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By National Court Reporters Association
The JCR Weekly recently asked the members of the NCRA Proofreading Advisory Council and the NCRA Scopists and Proofreaders Facebook group for their best tips on proofreading. Here are some of their answers:
I must print the work I’m going to proof. I must be in a quiet space, no background noises.
Kathy Mchugh, RPR, CRR
I now proofread on my tablet using Adobe. I can change the font and make it bigger without changing the format and page numbers of the transcript, and it saves paper and toner. It is easier on my eyes, so I catch more. My environment needs to be right for what I am reading. If it’s an expert on a topic I am not familiar with, I need quiet. If it’s something easy, I need background noise, music, or TV. I also read out loud, especially if it’s an expert using big words. That’s when it’s easy to miss the small words. And a cup of coffee or tea at hand is a must.
Susan Horak, RDR, CRR, FAPR
I find that proofreading on paper and also reading out loud helps me do my best proofing. If I stumble while reading out loud, something is most likely awry, and I take a second look.
Shellene L. Iverson, CSR, CCR
I was always taught to print out the job, and I found many mistakes (even in formatting) that I would never have found if I just read it on the computer. I also made sure to have no distractions when I proofread and tried to do it fresh unless it was an expedite. So if I could scope a job in the evening and then proofread the next day; that was the best way to be sure to pick up errors. I was also taught to circle the line number of the correction so I would not miss any. I then would have a pile face down of pages that needed corrections and a pile face up of pages that were fine. In the early days I read the job for sometimes a fourth time (scoping, listening to recording if necessary, proofreading printed pages, and then again on the screen), but after many years decided the fourth read was unnecessary. I always rechecked the title and appearance pages for that fourth time and even a fifth as I printed out the job!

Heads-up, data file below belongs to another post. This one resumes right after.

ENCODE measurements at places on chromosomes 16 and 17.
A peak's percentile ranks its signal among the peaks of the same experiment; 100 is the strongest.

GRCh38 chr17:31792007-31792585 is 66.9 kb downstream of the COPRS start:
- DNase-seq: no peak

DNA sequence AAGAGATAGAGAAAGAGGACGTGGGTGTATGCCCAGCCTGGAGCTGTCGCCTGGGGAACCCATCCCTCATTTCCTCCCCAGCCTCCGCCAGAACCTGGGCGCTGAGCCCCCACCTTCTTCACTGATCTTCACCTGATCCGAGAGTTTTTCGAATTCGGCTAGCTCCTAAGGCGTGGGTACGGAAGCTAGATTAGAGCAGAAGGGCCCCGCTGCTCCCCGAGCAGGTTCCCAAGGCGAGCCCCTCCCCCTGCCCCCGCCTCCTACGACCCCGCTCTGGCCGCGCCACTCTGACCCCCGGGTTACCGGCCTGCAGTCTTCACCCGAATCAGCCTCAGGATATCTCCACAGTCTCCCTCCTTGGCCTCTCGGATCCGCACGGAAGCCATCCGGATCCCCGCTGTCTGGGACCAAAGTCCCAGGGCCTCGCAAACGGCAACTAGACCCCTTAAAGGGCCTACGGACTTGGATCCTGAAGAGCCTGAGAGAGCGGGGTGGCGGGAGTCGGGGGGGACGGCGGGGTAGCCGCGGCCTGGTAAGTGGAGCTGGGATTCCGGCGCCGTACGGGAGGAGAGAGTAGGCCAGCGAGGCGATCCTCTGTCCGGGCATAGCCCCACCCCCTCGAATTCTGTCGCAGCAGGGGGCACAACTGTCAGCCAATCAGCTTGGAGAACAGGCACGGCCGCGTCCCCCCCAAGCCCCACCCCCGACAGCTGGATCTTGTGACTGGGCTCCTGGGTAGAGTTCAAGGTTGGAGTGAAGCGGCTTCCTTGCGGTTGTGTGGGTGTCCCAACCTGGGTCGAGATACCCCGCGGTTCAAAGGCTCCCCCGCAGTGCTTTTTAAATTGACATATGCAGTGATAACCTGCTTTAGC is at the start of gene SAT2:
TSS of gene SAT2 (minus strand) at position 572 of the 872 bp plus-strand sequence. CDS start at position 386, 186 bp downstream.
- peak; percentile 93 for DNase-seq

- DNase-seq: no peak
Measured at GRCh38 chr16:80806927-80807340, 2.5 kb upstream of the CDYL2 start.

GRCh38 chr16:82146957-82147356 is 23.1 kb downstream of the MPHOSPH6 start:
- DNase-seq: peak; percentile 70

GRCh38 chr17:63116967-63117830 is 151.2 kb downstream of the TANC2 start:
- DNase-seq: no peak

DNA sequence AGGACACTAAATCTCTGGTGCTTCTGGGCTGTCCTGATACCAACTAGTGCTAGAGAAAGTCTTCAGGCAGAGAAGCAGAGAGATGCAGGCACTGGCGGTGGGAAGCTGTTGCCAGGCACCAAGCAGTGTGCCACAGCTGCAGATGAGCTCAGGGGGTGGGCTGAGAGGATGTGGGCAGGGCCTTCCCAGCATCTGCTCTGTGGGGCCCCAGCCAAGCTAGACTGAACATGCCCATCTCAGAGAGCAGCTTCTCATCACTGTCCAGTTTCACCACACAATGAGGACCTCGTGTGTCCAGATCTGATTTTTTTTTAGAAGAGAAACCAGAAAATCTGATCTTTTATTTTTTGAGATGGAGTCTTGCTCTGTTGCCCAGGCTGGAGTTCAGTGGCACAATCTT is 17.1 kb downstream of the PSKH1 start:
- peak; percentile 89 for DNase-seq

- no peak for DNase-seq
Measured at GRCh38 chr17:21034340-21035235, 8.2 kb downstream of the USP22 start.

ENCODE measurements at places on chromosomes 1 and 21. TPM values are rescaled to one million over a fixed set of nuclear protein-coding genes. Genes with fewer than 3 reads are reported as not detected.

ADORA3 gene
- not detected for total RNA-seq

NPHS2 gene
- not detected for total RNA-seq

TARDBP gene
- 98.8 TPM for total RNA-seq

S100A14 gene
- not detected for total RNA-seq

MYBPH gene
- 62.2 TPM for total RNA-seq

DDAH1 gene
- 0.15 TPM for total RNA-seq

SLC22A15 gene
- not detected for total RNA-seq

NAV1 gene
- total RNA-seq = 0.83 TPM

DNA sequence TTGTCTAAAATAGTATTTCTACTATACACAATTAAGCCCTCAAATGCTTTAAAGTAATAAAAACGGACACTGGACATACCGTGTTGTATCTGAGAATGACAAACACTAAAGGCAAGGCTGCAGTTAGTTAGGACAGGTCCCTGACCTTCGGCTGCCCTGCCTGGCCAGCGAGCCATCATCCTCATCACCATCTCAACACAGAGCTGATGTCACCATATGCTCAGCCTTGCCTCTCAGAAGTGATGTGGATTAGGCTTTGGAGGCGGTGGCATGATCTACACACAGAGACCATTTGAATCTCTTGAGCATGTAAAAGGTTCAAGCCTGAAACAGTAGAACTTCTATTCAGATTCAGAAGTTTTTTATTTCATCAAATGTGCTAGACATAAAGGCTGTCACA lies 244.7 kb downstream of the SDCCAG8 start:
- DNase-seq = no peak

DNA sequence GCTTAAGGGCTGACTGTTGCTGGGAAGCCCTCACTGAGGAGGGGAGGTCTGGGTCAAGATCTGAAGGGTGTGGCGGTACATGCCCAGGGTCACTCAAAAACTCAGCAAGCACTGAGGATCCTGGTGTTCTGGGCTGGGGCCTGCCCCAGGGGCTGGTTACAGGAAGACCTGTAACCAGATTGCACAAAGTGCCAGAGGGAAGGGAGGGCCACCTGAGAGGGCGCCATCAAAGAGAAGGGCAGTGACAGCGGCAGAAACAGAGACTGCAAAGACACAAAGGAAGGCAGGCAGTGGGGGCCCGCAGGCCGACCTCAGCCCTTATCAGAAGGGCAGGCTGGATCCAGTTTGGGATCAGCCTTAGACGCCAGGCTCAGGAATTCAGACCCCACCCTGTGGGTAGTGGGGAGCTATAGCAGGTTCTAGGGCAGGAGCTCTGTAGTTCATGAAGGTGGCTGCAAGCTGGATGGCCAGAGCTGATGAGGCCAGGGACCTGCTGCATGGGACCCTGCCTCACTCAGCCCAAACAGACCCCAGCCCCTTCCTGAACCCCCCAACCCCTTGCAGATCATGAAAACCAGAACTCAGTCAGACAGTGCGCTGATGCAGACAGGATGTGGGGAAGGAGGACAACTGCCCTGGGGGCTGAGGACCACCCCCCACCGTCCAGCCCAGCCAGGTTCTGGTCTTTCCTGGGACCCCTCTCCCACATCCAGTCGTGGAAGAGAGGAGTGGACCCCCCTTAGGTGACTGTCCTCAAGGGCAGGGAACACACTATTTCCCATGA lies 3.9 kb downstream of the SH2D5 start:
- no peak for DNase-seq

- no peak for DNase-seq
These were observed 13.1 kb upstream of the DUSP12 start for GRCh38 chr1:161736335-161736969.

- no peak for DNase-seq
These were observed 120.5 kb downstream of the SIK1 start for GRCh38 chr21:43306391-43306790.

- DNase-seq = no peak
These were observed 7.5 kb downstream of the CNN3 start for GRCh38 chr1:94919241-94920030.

Always look up the spelling of a word if you think it doesn’t look right. It could just be a word you’re unfamiliar with.
Trust that your court reporter wrote what was said, but also note the oddities. Check all spelling and possible transposed words that may have slipped through the court reporter and scopist. Pay close attention to the small details and idiosyncrasies.
Remove distractions. That means don’t proofread while watching TV, find a quiet place away from other people (as much as possible!), and put away your phone or put it on silent.
Learn and take advantage of productivity tools like custom macros to zip through a frequently occurring series of steps. Take regular breaks to keep alert and fresh. Have a standard set of guides for consistency and to make life easier (dictionary, grammar guide, reporter-specific guide). Have a well-organized file system for jobs and documentation. Always have a backup system, as automated as possible.
Keep an updated, detailed PDF of each reporter’s preferences that can be opened in iAnnotate right next to the transcript so you can refer to it quickly when you are in the midst of proofing. I keep notes on personal preferences, feedback, and punctuation rules for the common errors that pop up often in each reporter’s work.
Reprinted here with permission of the JCR – Journal of Court Reporting, a publication of the National Court Reporters Association. This article was originally published in thejcr.com.